Using PowerShell to SSH into your openelec (XBMC) mediacenter

A while ago I finally gave up on Windows Media Center because of too many issues, mainly video driver in combination with HDCP sillyness. I’m over it now, having found XBMC as a more than worthy alternative. XBMC exists for many platforms, including Windows, OS X, Linux and some more. As I already had a mediacenter PC dedicated to this task (ASRock Vision 3D, great little machine, and looks OK in a HiFi rack) I decided to go for a full install instead of booting from a USB stick. And I also decided to ditch Windows as the underlying operating system, since there was actually no real point in still having Windows running on it if all it does is show movies, series and play music. There’s a nice, small and very efficient community build of XBMC called openELEC. You can install it to a variety of platforms, including common x86 based PCs, Raspberry Pi and Apple TV (the latter has to be “flexibilized” first). My install took around 15 minutes, and I was watching my first movie after another 15 minutes of initial configuration…

So back to SSH. Why would I want to SSH into my mediacenter? Easy – if I add new media, it has to be added to the media library. I could of course do this onscreen, but sometimes I rip a (legally owned, of course!) DVD on my PC and copy it to the NAS where my media files are stored, which means I’m not in front of my TV. Or the TV could be in use by someone else. The answer is easy – media scanning can be triggered by issuing the command “xbmc-send –a “xbmc.updatelibrary(video)” from the shell. From Windows that’s easy enough, just fire up putty or any other ssh client, log in, send the command, log off and be done:

And it’s not like I have a problem doing things this way, but I had always wondered … is it possible to do this from PowerShell? The answer to any question like “Is it possible to do X in PowerShell?” is usually “Yes, of course!”. The real question is “How difficult is it to do X in PowerShell”. As it turns out, not so difficult at all.

First, you need SSH functionality in PowerShell. No way around that, and no, this is not included in PowerShell. I’m using PowerShell on Windows 8, which means the latest version of PowerShell (v3, in fact). There is however a ready to use SSH Module for PowerShell, which can be found here – the download link is near the bottom of the page.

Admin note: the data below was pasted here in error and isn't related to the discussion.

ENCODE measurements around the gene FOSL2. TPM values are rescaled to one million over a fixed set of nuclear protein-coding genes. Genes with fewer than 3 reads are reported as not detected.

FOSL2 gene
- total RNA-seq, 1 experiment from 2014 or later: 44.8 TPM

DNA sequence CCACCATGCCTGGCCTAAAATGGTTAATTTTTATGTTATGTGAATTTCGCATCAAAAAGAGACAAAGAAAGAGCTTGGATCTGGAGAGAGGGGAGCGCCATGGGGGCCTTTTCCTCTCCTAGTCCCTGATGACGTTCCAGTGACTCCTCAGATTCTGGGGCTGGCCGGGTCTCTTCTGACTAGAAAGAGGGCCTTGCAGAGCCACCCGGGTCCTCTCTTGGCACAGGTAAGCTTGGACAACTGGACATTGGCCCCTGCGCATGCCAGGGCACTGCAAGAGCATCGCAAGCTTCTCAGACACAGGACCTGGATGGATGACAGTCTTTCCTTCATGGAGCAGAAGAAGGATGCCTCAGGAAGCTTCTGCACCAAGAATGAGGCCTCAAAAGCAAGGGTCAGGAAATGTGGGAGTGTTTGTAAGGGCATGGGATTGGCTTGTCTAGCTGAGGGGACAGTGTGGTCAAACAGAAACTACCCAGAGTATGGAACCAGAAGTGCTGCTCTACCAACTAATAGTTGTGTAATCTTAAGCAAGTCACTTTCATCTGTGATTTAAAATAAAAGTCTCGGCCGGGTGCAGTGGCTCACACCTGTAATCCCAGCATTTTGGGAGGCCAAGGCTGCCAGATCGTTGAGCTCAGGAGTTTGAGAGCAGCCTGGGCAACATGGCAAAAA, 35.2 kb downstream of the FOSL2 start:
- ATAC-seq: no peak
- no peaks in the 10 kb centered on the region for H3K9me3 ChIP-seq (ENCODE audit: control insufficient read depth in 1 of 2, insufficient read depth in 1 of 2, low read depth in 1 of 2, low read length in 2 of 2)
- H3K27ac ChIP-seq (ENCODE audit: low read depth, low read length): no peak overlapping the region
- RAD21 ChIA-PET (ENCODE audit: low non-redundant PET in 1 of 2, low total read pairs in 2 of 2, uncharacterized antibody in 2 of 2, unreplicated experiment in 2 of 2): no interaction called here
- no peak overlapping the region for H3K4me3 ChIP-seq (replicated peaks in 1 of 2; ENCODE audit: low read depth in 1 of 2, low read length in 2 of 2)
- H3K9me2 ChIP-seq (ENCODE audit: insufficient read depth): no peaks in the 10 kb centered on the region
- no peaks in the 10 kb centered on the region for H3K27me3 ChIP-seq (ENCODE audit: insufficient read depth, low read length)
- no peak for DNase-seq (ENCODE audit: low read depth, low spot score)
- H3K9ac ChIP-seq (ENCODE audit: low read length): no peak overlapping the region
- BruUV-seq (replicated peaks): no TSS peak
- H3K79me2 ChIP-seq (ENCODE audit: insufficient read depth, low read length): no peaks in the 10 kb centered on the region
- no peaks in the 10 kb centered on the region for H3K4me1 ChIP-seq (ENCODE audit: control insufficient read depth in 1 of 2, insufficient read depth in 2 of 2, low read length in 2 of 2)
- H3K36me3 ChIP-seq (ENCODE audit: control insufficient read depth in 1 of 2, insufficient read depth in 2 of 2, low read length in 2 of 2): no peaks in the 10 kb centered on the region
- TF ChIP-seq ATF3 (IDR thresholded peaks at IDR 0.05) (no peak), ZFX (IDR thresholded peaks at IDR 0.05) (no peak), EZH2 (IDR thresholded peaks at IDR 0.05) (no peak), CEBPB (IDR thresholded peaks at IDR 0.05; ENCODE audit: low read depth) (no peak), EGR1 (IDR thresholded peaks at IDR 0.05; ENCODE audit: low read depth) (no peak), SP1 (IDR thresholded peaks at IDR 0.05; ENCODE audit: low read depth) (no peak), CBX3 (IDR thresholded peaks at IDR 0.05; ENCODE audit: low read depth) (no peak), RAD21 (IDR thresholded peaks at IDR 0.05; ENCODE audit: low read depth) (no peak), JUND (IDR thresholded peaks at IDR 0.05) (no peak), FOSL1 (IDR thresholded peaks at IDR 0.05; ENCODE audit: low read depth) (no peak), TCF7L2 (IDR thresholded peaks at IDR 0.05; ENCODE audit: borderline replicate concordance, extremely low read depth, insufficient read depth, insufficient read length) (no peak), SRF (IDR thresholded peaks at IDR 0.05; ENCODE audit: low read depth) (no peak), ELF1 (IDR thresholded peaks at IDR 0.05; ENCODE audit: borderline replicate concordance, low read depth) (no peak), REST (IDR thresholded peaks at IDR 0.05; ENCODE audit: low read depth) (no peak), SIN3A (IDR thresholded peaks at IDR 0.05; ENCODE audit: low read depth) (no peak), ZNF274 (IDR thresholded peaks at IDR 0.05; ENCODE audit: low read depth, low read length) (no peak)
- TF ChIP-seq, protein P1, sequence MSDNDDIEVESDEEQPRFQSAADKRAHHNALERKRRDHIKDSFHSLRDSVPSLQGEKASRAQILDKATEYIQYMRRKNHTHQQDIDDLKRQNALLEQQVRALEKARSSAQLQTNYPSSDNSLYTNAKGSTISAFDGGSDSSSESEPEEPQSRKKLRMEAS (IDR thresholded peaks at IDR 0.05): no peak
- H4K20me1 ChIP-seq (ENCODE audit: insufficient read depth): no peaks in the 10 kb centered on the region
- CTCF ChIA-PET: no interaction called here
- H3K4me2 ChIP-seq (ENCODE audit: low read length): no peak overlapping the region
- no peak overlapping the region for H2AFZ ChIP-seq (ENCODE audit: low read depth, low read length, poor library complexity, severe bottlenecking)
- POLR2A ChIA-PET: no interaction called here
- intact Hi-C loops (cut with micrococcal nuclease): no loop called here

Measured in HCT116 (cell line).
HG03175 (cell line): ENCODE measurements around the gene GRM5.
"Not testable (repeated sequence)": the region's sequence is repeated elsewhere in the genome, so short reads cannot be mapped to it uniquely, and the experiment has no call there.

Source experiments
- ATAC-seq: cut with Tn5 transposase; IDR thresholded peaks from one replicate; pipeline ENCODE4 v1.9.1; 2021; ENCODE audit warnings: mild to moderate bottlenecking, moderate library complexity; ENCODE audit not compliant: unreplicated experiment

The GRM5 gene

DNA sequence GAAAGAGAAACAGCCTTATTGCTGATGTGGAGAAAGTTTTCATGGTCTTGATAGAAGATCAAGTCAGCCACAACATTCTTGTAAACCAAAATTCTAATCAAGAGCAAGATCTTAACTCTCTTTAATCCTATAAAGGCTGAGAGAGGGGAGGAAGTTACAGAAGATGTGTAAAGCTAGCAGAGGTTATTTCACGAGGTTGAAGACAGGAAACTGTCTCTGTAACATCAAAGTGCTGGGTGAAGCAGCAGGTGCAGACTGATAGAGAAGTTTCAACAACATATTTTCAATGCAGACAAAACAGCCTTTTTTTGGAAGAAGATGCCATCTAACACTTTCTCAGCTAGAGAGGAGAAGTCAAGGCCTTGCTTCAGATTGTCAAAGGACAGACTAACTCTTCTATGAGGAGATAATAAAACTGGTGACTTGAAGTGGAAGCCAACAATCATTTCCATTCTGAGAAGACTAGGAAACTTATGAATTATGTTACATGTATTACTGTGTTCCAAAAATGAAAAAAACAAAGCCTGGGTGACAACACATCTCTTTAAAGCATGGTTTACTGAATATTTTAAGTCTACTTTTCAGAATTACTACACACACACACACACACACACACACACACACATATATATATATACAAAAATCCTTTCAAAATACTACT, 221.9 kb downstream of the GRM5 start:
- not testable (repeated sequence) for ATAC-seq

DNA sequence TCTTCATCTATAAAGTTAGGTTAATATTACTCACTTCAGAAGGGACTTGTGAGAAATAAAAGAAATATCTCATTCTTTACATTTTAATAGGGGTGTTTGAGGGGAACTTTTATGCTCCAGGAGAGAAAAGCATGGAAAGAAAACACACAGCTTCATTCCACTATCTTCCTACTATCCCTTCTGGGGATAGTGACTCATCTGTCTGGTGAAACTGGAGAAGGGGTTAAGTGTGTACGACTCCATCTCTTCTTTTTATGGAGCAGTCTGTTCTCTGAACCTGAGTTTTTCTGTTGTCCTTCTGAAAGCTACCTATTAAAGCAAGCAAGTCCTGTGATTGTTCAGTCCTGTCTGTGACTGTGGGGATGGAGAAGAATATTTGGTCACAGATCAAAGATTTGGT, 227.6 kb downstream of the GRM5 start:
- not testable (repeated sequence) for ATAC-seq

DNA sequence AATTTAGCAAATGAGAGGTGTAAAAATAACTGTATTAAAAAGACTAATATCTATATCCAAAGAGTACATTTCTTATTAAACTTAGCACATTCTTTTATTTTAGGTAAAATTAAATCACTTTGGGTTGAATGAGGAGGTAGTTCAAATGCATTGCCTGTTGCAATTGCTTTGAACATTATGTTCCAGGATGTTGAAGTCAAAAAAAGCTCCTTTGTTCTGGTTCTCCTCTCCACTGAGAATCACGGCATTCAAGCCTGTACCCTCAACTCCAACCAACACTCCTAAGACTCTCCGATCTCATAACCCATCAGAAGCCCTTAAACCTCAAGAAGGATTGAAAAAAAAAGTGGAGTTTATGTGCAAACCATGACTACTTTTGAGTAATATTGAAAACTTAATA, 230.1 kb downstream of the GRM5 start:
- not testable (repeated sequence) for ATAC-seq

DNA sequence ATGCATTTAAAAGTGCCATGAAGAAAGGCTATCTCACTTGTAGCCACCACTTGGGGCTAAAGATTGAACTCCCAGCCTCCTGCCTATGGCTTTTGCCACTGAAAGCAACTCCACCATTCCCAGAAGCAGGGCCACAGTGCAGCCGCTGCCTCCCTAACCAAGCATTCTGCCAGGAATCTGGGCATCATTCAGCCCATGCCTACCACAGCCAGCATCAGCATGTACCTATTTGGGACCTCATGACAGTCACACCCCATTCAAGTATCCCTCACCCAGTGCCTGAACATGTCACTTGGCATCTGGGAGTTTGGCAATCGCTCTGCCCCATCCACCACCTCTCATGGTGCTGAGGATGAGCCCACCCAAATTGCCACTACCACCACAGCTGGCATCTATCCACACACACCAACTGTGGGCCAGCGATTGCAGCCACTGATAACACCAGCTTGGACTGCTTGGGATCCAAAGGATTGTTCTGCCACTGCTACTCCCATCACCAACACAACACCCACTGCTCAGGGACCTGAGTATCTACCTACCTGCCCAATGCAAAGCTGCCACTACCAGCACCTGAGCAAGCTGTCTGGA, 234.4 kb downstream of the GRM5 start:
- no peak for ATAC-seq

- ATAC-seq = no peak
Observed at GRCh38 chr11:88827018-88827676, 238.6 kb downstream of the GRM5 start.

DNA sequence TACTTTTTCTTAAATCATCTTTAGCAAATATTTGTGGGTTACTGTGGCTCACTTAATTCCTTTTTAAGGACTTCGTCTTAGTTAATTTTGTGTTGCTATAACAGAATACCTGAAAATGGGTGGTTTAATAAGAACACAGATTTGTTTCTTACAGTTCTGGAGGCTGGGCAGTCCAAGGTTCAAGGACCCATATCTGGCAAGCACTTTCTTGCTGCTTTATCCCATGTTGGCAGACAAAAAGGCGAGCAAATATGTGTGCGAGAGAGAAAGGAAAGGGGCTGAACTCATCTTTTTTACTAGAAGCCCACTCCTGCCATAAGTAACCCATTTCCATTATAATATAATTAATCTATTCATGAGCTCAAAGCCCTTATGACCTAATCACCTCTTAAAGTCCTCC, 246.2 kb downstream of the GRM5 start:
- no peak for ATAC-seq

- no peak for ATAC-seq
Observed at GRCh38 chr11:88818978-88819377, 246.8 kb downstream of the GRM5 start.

Once the module is loaded, all you do is basically the same – open the SSH session:

… and send the command:

To verify that something happened you can “cat” or “tail” the xbmc.log file. Since you don’t actually enter an interactive SSH session, you can’t use “tail –f“. Use it without the “-f” parameter instead, it will show you the last couple of lines which usually is enough. Repeat if needed:


People who know me also know that I don’t like very much typing the same stuff over and over again. This is actually one of the reasons I started coding, way back REXX on IBM Hosts and OS/2, then gradually made my way through VBScript, VB6, VB.Net, C# and these days use mainly PowerShell and sometimes C#. So what I did was create a script that has some functions in it:

function Connect-XBMC
    New-SshSession -ComputerName mediacenter -Username root -Password XXXXXXXX
function Get-XBMCLog
    Invoke-SshCommand -ComputerName mediacenter -Command "tail /storage/.xbmc/temp/xbmc.log"
function Clean-XBMCVideoLibrary
	Invoke-SshCommand -ComputerName mediacenter -Command 'xbmc-send --a "xbmc.cleanlibrary(video)"'
function Clean-XBMCAudioLibrary
	Invoke-SshCommand -ComputerName mediacenter -Command 'xbmc-send --a "xbmc.cleanlibrary(audio)"'
function Update-XBMCVideoLibrary
	Invoke-SshCommand -ComputerName mediacenter -Command 'xbmc-send --a "xbmc.updatelibrary(video)"'
function Update-XBMCAudioLibrary
	Invoke-SshCommand -ComputerName mediacenter -Command 'xbmc-send --a "xbmc.updatelibrary(audio)"'

I then “dot-source” the script in PowerShell, which gives me instant access to all the functions in the script. Then it’s a simple matter to just call Connect-XBMC and Update-XBMCVideoLibrary:

A normal video scan takes a little over half a minute, so after that time I call “Get-XBMCLog”:


So essentially while I can still use SSH, this is easier and faster. It also lets me script and automate things in an environment I know – Windows and PowerShell. The target isn’t a Windows machine, doesn’t have PowerShell on it. So what? No reason not to script it using PowerShell!

One thought on “Using PowerShell to SSH into your openelec (XBMC) mediacenter

  1. Pingback: XBMC/OpenELEC: Getting started | winblog

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